Tagged: an extraordinary union Toggle Comment Threads | Keyboard Shortcuts

  • Amanda Diehl 4:00 pm on 2017/10/05 Permalink
    Tags: , , an extraordinary union, are you listening hollywood?, buns, elizabeth harmon, highland dragon warrior, , , , pairing off, ,   

    5 Romances Just Begging for a Film Adaptation 

    Maybe it’s just me, but it feels like there’s been a lack of amazing romantic comedies and other romance-centric movies out this last summer, and even this year! Where are the While You Were Sleepings and the She’s All Thats of this decade? Luckily for moviemakers, there’s an entire genre in which romance is the focus. Plus, while my knowledge of the moviemaking industry is limited, it seems easier to adapt an already existing work than to write one from the ground up. For any directors, producers, and the like out there, here are a few great romances that are sure to be a box office success!

    An Extraordinary Union, by Alyssa Cole
    War, spies, and a forbidden romance make An Extraordinary Union perfect for the cinematic treatment. With its blend of action and subterfuge, this romance has some great crossover potential for moviegoers who like a historical, wartime element. Elle Burns is a former slave and now a spy for the Union Army. She also has an impressive eidetic memory. Elle is partnered with Pinkerton’s Secret Service detective Malcolm McCall when they uncover a dangerous plot. Bring this one to the big screen and take my money already!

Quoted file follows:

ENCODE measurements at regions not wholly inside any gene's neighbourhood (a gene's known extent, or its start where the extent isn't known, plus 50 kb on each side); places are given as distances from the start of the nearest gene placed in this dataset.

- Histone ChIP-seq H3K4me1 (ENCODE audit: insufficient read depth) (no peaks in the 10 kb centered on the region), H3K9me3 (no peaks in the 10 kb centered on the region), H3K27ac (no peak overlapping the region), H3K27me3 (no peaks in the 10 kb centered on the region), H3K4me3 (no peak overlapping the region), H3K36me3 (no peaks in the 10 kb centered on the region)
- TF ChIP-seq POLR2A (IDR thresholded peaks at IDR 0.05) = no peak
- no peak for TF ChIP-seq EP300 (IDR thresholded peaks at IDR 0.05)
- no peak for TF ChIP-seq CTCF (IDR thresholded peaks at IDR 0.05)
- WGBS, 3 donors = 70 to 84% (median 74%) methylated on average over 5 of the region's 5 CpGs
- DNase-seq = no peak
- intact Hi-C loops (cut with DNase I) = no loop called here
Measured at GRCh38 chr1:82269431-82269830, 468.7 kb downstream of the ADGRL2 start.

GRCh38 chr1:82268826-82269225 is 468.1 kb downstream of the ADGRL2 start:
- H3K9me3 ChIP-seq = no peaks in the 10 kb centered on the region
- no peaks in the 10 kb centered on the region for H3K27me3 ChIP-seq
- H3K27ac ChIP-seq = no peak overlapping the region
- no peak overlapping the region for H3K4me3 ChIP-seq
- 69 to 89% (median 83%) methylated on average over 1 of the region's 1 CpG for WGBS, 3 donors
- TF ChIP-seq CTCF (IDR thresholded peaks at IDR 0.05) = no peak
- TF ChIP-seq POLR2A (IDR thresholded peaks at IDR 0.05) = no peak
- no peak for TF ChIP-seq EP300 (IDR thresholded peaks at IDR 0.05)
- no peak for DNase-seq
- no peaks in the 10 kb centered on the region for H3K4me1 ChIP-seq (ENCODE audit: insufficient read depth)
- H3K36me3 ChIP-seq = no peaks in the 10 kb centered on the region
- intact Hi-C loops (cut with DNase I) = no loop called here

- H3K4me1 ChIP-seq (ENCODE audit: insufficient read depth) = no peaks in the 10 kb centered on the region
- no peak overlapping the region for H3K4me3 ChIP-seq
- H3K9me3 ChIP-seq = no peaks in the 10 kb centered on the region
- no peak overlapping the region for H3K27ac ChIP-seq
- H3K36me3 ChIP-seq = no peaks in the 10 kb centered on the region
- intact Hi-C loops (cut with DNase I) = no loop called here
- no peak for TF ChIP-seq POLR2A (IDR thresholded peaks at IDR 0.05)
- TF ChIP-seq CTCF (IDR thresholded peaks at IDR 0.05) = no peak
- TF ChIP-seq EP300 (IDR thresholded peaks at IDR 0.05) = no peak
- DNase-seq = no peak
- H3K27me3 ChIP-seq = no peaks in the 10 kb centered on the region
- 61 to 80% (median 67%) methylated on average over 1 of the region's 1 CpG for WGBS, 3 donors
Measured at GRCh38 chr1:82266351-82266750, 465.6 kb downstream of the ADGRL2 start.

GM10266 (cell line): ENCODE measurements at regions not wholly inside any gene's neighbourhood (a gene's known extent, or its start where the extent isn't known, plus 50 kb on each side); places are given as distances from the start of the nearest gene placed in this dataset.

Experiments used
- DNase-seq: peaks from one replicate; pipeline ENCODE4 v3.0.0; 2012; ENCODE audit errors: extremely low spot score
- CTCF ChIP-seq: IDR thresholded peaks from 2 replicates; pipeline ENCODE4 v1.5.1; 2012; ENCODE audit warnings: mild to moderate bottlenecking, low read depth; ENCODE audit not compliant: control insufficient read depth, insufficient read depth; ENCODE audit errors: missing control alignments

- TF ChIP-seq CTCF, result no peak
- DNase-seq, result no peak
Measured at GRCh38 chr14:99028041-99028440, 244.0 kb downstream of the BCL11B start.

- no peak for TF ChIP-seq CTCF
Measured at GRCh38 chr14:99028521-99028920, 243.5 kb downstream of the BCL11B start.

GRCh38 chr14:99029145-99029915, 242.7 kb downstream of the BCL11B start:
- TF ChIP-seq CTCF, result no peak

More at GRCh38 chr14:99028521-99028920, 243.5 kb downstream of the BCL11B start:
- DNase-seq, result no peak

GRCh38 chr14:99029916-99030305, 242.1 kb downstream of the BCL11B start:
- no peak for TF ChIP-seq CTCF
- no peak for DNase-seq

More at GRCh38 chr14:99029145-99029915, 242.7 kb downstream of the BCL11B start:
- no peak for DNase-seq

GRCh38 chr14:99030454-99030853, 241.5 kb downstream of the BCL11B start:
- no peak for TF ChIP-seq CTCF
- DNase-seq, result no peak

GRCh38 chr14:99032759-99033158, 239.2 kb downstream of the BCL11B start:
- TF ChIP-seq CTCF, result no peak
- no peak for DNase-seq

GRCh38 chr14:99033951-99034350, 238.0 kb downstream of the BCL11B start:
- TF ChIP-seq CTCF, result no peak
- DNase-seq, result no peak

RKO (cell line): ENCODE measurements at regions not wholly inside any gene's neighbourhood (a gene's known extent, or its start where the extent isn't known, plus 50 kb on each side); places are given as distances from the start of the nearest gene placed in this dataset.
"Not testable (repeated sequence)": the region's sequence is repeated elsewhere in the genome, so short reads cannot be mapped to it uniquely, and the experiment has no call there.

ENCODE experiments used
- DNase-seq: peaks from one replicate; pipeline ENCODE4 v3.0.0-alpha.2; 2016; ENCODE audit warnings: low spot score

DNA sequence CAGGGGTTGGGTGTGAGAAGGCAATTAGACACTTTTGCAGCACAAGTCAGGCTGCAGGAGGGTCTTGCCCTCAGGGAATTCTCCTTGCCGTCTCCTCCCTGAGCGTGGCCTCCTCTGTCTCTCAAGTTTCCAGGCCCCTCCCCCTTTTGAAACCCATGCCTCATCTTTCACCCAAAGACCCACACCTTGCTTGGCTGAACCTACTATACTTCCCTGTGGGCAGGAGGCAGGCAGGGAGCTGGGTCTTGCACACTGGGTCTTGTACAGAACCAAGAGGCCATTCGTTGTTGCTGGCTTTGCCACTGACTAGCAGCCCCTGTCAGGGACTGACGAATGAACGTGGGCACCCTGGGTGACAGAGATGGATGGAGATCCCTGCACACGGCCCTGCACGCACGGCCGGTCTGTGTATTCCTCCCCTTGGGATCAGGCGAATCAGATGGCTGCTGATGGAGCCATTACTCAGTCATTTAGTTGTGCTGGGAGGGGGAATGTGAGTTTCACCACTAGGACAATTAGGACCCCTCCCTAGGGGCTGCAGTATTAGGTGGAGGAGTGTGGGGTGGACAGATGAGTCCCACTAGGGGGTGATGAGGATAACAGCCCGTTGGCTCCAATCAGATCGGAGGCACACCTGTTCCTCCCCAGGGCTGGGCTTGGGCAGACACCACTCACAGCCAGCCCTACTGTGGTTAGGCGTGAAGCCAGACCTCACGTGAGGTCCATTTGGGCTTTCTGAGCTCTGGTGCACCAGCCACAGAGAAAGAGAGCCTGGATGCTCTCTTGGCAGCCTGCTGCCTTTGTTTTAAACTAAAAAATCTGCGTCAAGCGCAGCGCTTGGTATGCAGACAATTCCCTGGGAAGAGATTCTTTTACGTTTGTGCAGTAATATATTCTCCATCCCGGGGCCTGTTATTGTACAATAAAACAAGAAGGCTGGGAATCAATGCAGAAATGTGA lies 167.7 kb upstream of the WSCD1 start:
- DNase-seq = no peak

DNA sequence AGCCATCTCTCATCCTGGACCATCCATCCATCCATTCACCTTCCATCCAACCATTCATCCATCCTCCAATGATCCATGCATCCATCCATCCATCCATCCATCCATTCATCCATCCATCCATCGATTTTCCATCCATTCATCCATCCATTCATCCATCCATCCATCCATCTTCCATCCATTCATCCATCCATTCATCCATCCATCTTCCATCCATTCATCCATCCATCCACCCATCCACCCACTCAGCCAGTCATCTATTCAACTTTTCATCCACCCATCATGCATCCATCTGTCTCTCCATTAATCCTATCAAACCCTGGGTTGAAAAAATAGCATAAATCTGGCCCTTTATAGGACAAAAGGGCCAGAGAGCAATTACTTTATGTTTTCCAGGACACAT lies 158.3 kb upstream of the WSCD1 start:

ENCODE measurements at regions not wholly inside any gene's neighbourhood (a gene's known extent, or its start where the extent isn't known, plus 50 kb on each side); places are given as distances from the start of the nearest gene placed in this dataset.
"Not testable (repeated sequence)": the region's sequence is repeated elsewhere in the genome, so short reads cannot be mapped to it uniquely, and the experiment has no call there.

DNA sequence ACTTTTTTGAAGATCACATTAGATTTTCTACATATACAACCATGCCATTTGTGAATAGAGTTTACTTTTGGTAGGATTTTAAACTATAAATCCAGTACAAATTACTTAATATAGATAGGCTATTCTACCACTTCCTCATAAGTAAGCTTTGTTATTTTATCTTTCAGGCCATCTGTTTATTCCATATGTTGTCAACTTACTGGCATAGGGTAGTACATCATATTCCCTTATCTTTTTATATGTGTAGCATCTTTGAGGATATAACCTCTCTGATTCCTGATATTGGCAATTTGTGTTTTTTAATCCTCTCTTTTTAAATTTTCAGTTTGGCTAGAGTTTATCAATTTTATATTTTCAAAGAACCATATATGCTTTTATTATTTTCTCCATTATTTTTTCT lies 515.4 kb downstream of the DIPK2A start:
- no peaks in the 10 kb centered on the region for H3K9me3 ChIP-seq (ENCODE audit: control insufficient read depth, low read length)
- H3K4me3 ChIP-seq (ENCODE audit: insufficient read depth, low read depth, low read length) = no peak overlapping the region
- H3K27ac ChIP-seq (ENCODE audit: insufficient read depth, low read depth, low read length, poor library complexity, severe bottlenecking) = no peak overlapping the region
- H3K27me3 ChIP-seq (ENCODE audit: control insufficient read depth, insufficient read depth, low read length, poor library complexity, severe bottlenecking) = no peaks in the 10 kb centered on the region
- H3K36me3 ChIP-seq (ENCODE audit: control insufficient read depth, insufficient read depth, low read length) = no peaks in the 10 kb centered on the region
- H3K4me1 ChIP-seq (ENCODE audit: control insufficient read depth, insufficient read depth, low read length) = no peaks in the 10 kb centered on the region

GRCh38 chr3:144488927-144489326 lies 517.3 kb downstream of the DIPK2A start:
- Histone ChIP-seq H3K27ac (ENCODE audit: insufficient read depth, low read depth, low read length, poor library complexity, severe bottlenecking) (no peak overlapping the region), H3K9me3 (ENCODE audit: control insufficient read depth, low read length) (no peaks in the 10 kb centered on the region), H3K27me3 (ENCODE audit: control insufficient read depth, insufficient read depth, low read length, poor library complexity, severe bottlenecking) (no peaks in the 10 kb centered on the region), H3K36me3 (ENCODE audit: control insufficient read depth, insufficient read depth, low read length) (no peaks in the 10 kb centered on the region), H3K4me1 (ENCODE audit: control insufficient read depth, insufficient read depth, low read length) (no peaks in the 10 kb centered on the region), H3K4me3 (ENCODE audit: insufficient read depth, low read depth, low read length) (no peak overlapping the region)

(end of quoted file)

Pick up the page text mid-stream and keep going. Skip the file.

Highland Dragon Warrior, by Isabel Cooper
    Given that “dragon” is in the title, any adaption of Highland Dragon Warrior will need a dose of CGI, but trust me, it would be so worth it! The heroine, Sophia, is a Jewish alchemist in need of a dragon scale and the hero, Cathal, is a weary dragon shifter whose best friend is suffering from a mysterious and magical illness. It’s easy to picture the gorgeous cinematography as Sophia conducts her alchemy. And of course, the book is set in a lovely castle in the Scottish highlands. Beautiful landscapes? Check. Magic? Check. A surprisingly sweet romance? Check. It’s a blockbuster in the making.

    Buns, by Alice Clayton
    Some of the best rom-coms have an enemies-to-lovers romance and Buns has that antagonistic relationship between the hero and heroine, but with the added luxury of ooey, gooey, hot cross buns. Who doesn’t love a man with skills in the kitchen? The Bryant Mountain House has been in Archie Bryan’t family for five generations, but even he’d have to admit the business is failing. When rebranding expert Clara Morgan shows up on his doorstep, he isn’t exactly thrilled with the direction she wants to take his family’s legacy. Expect lots of verbal sparring fraught with delicious sexual tension!

    The Magpie Lord, by K.J. Charles
    A gay historical romance with a tattooed earl and an angry magician would be thrilling to see in theaters given that it strays from typical rom-com territory, but still maintains a great love story. There’s a Gothic-esque castle, dry British wit, and a smattering of grit and horror. It’s passionate and just a touch creepy and Guillermo Del Toro, given his work with movies like Crimson Peak and Pan’s Labyrinth, could really capture the dark, mystical drama in The Magpie Lord. Throwing in Tom Hiddleston again wouldn’t hurt either.